Bold Move Sequence Graphs (BOMS)

When discussing strategies used in Risk, it is often necessary to illustrate various manoeuvres and expansions using a map. Showing every map state and every step taken by each player can be tedious and difficult to read by others. Instead of recording and showing exactly how many armies each player uses over the course of the game, it is possible to look only at the major events occurring over time.

Bold Move Sequence graph, or BOMS, is a graph that captures only the players' bold moves used through a Risk game (or any game for that reason). In any strategy game, players may have to deal with small incursions, tactically reposition their armies, gather resources and so on. These, as important as they are, may only confuse an analyst in understanding what exactly is taking place in a game. It is much better if a game is viewed based on major moves made by the players; the so-called 'Bold Moves'.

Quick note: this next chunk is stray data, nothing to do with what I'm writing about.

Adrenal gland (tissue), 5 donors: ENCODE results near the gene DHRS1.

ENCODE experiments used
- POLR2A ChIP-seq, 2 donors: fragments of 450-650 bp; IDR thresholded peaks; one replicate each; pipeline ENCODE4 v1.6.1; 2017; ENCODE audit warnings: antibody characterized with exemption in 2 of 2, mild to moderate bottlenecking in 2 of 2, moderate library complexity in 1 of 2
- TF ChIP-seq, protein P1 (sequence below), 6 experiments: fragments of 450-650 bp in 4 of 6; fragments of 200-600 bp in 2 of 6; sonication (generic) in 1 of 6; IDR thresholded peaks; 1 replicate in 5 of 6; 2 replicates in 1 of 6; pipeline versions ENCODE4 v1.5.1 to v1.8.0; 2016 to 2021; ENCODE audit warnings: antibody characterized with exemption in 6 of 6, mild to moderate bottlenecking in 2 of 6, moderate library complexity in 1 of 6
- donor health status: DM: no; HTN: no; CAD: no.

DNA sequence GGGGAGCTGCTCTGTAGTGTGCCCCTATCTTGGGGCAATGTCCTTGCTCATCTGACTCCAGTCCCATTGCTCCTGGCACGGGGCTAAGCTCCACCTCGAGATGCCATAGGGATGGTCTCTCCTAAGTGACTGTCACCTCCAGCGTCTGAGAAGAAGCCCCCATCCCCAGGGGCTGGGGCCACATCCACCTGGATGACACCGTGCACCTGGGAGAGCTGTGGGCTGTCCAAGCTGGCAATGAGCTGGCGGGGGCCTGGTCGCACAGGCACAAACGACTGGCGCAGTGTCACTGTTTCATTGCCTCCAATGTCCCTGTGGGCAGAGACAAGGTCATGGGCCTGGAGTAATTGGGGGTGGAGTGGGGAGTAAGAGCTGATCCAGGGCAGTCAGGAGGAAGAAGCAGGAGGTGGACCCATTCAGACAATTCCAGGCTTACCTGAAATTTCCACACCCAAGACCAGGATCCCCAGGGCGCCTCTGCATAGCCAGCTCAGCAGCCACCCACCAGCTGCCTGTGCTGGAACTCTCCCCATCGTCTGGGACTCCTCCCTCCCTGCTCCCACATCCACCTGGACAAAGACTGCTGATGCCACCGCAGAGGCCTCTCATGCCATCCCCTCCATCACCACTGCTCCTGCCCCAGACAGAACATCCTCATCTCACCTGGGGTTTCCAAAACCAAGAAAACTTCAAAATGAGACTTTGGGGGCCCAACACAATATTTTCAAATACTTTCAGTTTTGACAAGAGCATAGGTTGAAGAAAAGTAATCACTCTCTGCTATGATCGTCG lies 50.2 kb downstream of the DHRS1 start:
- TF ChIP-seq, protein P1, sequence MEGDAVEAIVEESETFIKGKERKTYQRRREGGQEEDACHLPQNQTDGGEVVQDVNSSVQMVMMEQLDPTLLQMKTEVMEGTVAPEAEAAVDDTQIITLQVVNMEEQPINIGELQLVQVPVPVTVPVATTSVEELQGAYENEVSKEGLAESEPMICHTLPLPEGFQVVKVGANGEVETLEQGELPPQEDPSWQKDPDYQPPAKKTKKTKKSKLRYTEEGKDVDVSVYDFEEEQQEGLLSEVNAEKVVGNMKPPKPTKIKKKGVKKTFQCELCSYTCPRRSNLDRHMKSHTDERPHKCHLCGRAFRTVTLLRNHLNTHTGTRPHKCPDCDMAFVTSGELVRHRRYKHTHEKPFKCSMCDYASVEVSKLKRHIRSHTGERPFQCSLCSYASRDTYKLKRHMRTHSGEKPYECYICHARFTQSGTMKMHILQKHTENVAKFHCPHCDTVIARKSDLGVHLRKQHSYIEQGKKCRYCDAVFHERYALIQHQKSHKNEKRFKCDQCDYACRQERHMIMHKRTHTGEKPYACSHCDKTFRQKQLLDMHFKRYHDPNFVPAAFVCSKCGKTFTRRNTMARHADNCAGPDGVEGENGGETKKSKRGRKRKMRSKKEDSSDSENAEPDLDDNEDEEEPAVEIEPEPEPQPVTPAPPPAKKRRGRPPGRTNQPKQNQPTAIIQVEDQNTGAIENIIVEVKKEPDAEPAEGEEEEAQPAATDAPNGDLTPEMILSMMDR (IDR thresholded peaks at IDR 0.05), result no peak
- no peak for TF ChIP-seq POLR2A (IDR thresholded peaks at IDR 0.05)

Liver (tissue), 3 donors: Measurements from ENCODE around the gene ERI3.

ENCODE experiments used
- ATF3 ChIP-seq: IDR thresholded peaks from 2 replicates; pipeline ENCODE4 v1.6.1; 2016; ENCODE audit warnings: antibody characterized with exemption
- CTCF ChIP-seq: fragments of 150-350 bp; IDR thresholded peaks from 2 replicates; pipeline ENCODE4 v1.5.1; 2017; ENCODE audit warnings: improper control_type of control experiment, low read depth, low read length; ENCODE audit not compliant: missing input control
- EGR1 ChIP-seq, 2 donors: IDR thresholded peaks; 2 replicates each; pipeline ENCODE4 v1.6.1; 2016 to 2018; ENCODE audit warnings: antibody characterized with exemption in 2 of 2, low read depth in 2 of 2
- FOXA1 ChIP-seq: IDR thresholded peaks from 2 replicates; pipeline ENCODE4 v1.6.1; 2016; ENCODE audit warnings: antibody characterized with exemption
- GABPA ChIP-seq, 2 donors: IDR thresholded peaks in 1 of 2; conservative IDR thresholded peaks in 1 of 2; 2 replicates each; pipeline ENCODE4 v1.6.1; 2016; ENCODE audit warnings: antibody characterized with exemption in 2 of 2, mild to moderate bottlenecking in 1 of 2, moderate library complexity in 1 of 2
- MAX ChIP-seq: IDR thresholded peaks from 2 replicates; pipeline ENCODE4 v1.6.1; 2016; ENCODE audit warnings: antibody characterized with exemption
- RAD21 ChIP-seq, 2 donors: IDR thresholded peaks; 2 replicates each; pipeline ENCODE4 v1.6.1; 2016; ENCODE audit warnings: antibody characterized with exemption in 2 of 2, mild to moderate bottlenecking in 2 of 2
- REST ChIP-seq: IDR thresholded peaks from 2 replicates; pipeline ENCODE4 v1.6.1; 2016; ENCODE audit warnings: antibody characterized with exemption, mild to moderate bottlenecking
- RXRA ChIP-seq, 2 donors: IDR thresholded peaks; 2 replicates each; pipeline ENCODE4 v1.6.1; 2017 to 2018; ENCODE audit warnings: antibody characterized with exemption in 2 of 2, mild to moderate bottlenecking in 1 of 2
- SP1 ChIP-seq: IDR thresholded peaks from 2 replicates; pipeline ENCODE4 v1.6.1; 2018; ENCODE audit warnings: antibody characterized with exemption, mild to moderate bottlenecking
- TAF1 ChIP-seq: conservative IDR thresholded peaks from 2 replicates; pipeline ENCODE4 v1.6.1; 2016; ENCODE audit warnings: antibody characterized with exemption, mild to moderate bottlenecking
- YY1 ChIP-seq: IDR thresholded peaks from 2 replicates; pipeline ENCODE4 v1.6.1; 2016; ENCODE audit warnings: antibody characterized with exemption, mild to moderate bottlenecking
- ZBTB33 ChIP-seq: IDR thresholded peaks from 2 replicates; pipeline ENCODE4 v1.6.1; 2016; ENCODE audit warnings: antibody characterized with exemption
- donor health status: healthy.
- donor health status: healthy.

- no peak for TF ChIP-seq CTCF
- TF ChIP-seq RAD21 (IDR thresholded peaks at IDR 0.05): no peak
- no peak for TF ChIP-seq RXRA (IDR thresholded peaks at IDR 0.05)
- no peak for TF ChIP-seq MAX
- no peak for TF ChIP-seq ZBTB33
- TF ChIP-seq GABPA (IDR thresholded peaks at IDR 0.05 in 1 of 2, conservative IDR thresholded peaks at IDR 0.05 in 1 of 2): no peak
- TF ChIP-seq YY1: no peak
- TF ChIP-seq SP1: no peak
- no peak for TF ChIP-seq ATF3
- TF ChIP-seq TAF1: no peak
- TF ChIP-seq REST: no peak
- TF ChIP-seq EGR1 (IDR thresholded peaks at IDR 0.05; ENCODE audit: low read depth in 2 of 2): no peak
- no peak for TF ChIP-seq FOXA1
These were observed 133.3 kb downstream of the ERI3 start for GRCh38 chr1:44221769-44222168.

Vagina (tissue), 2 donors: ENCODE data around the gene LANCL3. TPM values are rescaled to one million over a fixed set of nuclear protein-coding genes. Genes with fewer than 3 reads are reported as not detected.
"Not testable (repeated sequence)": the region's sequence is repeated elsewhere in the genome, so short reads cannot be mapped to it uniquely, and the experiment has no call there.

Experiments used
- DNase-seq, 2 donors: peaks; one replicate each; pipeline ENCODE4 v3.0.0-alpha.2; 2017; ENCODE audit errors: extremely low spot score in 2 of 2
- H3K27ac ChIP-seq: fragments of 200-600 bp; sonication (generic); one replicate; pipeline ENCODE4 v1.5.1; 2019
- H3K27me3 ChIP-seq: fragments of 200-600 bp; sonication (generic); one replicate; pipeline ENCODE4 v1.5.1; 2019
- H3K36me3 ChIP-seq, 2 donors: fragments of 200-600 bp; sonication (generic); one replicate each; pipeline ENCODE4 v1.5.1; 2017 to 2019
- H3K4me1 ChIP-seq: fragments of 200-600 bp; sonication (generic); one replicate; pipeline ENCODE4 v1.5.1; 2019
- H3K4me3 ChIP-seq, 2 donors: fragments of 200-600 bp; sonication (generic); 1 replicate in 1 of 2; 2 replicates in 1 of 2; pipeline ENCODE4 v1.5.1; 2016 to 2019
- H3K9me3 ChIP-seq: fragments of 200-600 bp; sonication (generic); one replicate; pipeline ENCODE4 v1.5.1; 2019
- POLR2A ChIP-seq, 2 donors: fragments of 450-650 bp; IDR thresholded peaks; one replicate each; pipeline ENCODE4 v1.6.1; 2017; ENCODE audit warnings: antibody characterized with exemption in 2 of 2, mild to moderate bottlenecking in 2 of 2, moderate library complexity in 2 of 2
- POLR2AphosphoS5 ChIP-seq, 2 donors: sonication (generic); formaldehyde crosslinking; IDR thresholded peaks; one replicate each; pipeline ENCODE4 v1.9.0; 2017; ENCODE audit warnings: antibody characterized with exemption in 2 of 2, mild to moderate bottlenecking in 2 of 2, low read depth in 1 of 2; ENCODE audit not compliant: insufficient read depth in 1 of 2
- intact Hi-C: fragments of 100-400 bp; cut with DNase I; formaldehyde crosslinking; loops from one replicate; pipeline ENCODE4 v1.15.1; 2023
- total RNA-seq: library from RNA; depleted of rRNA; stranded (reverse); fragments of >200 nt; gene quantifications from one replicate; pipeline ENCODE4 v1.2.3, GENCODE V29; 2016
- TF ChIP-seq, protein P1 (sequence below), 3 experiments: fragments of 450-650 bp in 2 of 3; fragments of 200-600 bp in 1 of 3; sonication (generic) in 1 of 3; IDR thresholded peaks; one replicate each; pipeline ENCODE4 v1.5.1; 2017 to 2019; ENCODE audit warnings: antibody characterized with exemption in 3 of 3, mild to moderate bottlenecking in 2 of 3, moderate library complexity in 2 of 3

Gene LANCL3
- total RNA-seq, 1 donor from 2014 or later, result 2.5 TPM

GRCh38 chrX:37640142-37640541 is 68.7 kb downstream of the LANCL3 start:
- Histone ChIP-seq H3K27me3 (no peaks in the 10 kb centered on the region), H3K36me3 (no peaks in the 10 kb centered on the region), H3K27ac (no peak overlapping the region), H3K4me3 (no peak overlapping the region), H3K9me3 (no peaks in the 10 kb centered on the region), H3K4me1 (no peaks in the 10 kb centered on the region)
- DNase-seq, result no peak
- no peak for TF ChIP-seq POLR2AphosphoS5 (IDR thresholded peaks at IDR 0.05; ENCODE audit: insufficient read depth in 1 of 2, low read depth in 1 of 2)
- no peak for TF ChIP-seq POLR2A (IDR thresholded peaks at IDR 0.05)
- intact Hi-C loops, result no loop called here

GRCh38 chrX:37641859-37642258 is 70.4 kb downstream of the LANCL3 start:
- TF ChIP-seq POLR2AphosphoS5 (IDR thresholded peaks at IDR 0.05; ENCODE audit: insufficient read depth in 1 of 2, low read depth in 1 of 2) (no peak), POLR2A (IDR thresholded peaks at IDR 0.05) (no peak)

A Bold Move is defined as:

“A move by a player that significantly changes the nature of the game and demands a response from other players.”

BOMS graph attempts to capture the bold moves. A series of consecutive BOMS graphs show how a game develops over time and how players expand their empires. Notice that it is not essential to show every move made by every player. If a player cannot respond to a bold move (i.e. he only makes a small defensive army placement), his move is skipped and the next major move is shown.

The key to a BOMS graph is shown below.

Each arrow represents a major move made by a specific player towards another. Each player is represented by a letter. The placement of each letter on the map shows that the player owns all or most of that particular area or continent.

The font size represents the relative strength of a player's foothold. A mixture of players in an area is represented by MIX. An X shown on an arrow represents a move made by an attacking player that eventually killed the attacked player. All the bold moves by a player in a single turn must be shown in a single BOMS graph.

Study an example walkthrough of a Risk game to see how BOMS graphs are created and used.

BOMS graphs are discussed in Chapter 9 of Total Diplomacy along with a number of examples and walkthroughs.